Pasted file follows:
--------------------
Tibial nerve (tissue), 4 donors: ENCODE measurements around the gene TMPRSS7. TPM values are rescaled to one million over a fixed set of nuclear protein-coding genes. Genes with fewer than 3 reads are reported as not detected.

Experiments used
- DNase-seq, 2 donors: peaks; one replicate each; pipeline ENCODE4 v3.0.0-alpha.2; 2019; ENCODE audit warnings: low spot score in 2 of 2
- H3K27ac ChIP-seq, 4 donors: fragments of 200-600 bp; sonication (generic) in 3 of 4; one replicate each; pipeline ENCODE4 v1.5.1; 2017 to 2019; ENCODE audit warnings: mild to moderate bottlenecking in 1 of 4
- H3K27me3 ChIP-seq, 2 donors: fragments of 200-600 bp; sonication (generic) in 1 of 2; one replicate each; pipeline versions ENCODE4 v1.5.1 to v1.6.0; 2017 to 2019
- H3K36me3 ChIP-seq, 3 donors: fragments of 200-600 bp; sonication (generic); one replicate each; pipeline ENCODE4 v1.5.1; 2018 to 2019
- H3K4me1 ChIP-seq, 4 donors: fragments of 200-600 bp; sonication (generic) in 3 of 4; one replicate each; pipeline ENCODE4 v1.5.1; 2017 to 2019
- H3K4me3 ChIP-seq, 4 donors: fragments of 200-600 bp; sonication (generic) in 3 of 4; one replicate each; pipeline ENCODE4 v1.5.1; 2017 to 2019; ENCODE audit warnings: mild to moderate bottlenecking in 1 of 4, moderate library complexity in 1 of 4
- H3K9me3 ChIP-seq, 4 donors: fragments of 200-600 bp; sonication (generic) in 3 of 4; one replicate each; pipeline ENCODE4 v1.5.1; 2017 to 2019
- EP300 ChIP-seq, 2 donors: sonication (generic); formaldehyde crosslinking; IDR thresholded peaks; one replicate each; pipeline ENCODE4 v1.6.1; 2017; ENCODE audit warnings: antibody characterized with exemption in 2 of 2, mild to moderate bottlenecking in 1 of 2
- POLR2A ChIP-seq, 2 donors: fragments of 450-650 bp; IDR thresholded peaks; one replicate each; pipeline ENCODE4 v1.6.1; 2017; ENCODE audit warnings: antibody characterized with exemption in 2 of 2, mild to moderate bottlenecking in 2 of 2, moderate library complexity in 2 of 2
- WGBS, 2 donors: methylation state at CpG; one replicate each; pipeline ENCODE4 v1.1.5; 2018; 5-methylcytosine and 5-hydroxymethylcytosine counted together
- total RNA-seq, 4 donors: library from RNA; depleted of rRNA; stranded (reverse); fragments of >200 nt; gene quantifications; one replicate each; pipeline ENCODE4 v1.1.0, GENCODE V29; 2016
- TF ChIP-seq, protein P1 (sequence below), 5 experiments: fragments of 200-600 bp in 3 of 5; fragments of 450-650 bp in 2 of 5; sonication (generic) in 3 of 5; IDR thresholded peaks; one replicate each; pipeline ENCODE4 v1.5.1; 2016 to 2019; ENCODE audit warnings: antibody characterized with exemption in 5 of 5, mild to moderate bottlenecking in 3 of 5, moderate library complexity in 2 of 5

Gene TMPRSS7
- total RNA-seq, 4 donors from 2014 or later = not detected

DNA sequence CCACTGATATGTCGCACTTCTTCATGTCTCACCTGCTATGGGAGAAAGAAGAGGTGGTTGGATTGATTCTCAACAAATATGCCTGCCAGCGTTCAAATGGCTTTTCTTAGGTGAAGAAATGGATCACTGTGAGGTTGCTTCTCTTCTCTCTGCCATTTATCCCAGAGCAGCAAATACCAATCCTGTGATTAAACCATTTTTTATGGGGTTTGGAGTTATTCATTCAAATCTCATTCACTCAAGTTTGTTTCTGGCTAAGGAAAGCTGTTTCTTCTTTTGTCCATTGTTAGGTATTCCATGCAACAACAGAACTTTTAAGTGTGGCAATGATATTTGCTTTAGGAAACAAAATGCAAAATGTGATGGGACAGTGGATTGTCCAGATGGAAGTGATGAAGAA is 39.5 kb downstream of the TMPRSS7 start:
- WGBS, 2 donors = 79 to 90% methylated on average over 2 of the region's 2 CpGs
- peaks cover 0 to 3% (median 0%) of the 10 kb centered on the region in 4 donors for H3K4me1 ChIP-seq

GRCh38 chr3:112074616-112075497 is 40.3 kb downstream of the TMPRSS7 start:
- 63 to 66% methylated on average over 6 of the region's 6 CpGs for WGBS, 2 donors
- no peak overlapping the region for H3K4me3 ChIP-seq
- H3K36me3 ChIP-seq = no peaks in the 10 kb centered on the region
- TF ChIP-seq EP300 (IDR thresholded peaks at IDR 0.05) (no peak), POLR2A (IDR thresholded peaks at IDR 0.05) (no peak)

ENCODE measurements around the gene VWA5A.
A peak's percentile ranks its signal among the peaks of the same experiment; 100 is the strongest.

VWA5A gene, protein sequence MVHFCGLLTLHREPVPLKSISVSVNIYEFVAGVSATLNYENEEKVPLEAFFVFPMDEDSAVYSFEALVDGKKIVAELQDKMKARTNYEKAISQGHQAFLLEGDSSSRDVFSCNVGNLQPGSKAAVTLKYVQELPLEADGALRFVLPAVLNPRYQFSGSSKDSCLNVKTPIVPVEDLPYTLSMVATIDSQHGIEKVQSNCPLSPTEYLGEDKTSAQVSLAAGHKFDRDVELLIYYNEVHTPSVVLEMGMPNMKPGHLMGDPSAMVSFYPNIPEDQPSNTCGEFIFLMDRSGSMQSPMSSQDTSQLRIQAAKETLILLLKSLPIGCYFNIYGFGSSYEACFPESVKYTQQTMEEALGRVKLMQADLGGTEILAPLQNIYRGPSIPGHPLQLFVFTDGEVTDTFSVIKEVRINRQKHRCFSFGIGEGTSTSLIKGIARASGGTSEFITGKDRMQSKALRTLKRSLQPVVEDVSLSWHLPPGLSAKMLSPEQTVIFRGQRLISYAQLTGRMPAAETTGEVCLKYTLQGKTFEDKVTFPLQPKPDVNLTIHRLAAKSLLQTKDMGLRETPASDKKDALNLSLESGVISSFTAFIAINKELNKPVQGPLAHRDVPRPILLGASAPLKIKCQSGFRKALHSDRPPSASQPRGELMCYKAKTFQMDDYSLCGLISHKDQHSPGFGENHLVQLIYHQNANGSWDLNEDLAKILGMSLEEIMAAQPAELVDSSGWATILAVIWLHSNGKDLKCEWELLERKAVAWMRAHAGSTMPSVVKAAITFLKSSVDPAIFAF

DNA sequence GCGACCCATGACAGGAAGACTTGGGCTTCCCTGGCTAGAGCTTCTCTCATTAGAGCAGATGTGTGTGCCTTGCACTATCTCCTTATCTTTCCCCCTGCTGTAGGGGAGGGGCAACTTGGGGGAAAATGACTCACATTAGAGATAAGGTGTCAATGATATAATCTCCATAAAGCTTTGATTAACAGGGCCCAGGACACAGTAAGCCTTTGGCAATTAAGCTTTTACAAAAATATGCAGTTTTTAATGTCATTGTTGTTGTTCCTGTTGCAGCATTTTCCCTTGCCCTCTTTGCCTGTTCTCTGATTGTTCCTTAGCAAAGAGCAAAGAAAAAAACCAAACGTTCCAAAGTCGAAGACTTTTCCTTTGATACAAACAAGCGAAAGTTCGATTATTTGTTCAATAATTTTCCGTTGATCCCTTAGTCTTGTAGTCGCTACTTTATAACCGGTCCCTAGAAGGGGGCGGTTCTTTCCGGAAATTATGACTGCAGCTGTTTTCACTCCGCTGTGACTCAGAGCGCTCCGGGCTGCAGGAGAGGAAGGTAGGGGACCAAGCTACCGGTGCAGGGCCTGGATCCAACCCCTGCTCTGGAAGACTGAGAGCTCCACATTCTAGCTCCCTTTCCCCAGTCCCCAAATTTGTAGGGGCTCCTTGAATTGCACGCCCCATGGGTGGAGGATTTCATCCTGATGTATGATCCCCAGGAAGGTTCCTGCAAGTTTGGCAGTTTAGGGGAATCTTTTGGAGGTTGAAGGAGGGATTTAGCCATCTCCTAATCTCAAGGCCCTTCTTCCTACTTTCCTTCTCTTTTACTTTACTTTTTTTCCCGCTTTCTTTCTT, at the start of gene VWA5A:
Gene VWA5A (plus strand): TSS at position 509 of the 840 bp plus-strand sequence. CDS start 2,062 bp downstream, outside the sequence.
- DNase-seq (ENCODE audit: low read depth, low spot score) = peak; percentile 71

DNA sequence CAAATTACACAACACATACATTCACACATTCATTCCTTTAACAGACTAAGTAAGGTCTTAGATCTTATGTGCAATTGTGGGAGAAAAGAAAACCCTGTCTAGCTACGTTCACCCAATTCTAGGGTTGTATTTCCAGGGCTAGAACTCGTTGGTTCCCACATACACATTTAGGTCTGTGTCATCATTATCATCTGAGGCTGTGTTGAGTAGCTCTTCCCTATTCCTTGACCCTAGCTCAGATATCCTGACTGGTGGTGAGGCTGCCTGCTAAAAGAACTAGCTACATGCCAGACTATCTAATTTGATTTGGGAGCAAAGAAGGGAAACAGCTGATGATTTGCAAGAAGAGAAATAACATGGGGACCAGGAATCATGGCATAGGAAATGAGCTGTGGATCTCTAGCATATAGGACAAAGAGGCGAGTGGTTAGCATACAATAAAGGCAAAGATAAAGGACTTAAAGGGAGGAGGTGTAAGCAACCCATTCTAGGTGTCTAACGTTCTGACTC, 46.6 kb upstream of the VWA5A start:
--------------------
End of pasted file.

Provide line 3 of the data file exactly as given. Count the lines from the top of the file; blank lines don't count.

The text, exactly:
- DNase-seq, 2 donors: peaks; one replicate each; pipeline ENCODE4 v3.0.0-alpha.2; 2019; ENCODE audit warnings: low spot score in 2 of 2